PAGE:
By Rebecca Parker
I spent the first five years of my working career as a guitar teacher to young children. Ironically, I think I learned so much more from those children than they ever learned from me — at least when it came to valuable life lessons. These are some of the gems I was fortunate to learn from people half my age.
It doesn’t matter how good you are at something if you just do it.
I used to hold monthly showcases, and it always amazed me how these kids, ages 6-12, would get on the stage and play in front of 100 people. The kids who amazed me the most were the ones who made mistakes. They realized that even if you make mistakes, you are still doing your best — doing what you love. And honestly, most people don’t even notice your mistakes.
Don’t be nervous.
A few years ago, one of my students was competing in a large talent contest. He was seven, and there were probably 500 people watching. His mother said she was going to throw up because she was so nervous. But when I asked my student how he felt, he said, “I wish there was a million people out there to watch me do great.” He had immense confidence in himself because he knew he had practiced and prepared for this. Don’t waste your energy being nervous; spend your energy practicing and preparing.
Play to your strengths.
Just like adults, children learn in different ways and at different speeds. Always learn and work the way that works best for you. I always prided myself on being able to tailor every lesson to each individual student. Some kids learned best by repeating the same things over and over, while others didn’t have patience and had to do several different activities within a half hour lessons. Some kids learned best by reading music off paper, while others learned better by hearing the song on the stereo, and others just copied every move I made. Whatever way works best for you when completing a task, that is the way you should work and learn. (And that is why I never wake up early to go to the gym!)
Nothing is too hard.
I am always amazed at how children could flat out argue with me that they think they could play a song. They would ask to learn something challenging and I would nicely say it would be too difficult, that we would learn it after they had been taking lessons for a while. Students would tell me no, that they would work hard and they could do it. Turns out, most of the time they would work hard and could do it. It just proves that if you want something bad enough, you can do it.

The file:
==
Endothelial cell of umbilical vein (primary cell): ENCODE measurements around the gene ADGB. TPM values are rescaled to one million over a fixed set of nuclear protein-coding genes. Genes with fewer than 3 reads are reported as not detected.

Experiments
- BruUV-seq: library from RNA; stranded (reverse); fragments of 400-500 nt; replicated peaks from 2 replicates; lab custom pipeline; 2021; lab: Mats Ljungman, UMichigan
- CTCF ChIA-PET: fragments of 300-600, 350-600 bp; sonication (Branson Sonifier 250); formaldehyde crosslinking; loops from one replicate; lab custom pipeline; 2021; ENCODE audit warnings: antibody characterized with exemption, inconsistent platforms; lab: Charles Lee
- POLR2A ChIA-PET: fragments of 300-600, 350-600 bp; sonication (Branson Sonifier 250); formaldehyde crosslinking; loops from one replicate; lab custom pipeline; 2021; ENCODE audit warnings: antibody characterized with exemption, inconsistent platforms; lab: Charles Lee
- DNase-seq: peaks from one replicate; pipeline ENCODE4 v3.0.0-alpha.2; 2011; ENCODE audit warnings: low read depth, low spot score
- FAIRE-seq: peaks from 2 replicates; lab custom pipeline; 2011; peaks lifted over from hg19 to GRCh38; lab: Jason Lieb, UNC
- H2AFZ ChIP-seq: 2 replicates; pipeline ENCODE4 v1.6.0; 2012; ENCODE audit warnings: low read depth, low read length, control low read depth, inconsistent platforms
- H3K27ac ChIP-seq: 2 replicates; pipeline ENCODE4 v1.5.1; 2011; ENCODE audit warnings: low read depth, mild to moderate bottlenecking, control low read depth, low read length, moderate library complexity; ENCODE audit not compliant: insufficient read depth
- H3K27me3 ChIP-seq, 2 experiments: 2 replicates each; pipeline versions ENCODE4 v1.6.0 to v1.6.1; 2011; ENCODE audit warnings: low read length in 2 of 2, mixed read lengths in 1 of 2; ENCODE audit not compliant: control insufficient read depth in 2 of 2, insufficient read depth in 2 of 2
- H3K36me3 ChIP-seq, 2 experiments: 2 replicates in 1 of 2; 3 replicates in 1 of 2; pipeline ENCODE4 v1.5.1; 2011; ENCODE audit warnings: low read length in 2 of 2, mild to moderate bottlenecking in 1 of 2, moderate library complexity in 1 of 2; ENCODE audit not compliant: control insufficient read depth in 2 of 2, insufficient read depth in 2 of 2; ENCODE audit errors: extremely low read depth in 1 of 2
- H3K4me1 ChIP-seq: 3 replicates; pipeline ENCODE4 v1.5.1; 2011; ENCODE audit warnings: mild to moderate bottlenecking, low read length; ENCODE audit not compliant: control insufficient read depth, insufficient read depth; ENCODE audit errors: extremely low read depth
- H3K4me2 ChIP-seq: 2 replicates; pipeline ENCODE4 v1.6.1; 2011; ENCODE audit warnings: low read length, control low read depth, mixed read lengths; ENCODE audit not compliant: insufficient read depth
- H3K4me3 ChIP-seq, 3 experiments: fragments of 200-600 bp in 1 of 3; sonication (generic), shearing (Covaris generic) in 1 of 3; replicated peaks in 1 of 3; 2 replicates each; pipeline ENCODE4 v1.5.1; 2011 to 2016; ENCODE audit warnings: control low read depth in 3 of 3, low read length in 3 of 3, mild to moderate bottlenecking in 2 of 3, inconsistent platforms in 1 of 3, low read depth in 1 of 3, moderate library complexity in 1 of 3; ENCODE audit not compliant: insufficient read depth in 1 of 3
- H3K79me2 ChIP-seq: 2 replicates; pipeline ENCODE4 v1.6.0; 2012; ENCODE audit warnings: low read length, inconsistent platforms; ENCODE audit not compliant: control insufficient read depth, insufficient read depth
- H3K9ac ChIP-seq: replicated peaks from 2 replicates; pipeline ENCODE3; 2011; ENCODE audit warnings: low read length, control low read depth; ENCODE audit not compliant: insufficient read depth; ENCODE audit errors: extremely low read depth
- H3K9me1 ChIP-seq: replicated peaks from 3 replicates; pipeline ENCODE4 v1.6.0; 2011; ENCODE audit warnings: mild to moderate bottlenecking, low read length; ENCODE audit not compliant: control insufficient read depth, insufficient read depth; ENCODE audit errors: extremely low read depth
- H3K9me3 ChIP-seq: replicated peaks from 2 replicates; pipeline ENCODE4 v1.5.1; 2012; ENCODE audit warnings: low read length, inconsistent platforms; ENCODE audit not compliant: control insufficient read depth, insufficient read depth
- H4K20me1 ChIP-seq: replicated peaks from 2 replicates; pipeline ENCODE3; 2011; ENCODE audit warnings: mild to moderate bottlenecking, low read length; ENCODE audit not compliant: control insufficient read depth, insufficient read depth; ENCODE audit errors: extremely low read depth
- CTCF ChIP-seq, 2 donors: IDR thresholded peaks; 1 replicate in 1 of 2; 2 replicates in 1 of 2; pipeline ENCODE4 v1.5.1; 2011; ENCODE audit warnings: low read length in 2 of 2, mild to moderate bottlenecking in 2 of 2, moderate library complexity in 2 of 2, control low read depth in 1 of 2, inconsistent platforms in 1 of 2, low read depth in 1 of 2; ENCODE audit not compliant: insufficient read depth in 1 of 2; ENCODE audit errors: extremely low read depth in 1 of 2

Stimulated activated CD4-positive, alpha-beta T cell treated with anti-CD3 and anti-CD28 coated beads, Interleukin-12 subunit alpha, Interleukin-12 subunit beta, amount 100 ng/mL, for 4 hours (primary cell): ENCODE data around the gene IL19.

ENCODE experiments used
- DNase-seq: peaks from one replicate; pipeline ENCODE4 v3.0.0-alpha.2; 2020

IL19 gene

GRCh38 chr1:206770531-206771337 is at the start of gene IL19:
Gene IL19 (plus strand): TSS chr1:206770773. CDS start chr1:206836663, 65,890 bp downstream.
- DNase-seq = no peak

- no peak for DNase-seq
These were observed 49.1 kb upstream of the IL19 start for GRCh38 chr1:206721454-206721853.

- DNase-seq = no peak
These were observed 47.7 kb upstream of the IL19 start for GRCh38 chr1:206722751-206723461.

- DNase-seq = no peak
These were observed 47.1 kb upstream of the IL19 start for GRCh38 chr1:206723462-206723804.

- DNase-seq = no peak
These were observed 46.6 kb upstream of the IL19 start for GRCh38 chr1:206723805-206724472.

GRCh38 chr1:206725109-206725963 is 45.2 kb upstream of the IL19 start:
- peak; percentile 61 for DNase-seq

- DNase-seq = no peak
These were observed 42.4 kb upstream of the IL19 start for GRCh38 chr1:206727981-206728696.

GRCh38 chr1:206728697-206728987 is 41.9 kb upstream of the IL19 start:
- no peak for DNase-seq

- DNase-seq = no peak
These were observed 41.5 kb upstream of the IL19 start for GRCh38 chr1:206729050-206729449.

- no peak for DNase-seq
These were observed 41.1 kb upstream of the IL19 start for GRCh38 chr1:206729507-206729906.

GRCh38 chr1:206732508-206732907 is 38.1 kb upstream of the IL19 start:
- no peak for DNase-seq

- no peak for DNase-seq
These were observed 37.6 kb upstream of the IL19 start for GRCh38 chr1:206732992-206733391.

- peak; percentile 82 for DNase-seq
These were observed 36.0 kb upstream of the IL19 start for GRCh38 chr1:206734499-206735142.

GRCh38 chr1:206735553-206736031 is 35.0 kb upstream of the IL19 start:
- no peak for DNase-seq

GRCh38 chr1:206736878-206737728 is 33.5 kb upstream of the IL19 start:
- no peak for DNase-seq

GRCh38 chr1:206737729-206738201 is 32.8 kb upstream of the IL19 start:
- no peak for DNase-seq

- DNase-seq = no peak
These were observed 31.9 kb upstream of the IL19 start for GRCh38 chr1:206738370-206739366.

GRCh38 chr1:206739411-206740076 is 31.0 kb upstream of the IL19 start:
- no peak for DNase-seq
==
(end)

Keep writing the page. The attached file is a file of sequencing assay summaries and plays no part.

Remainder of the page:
Sometimes you just need a day off.
Teaching little kids requires a lot of improvisation. Sometimes kids just don’t want to learn, and there is no point in forcing them and making them miserable. So we played games. I kept a stock of games like matching cards, Go Fish with music notes, or we made colorful posters of chord diagrams. Sometimes I think kids learned more on days when they never even picked up their guitar.
Love the little things.
At the start of every lesson, I’d ask my students how their week was. If you ask an adult this, you will probably get a vague answer like “good.” Little kids always tell stories about how they drew an awesome picture, or got to watch their favorite television show, or how sunny it was that day, or how good their lunch was, or the cute thing that their dog did. This was my favorite part of every lesson. Learn to love the little things and you can have a great day every day. In the end, it is the little things that make your life better anyway.
I am 22. I spent five years as a full-time self-employed guitar teacher but now work full-time in the corporate world while attending online college and teaching on weekends. I’m not where I ever thought I would end up, but I am so happy to be here.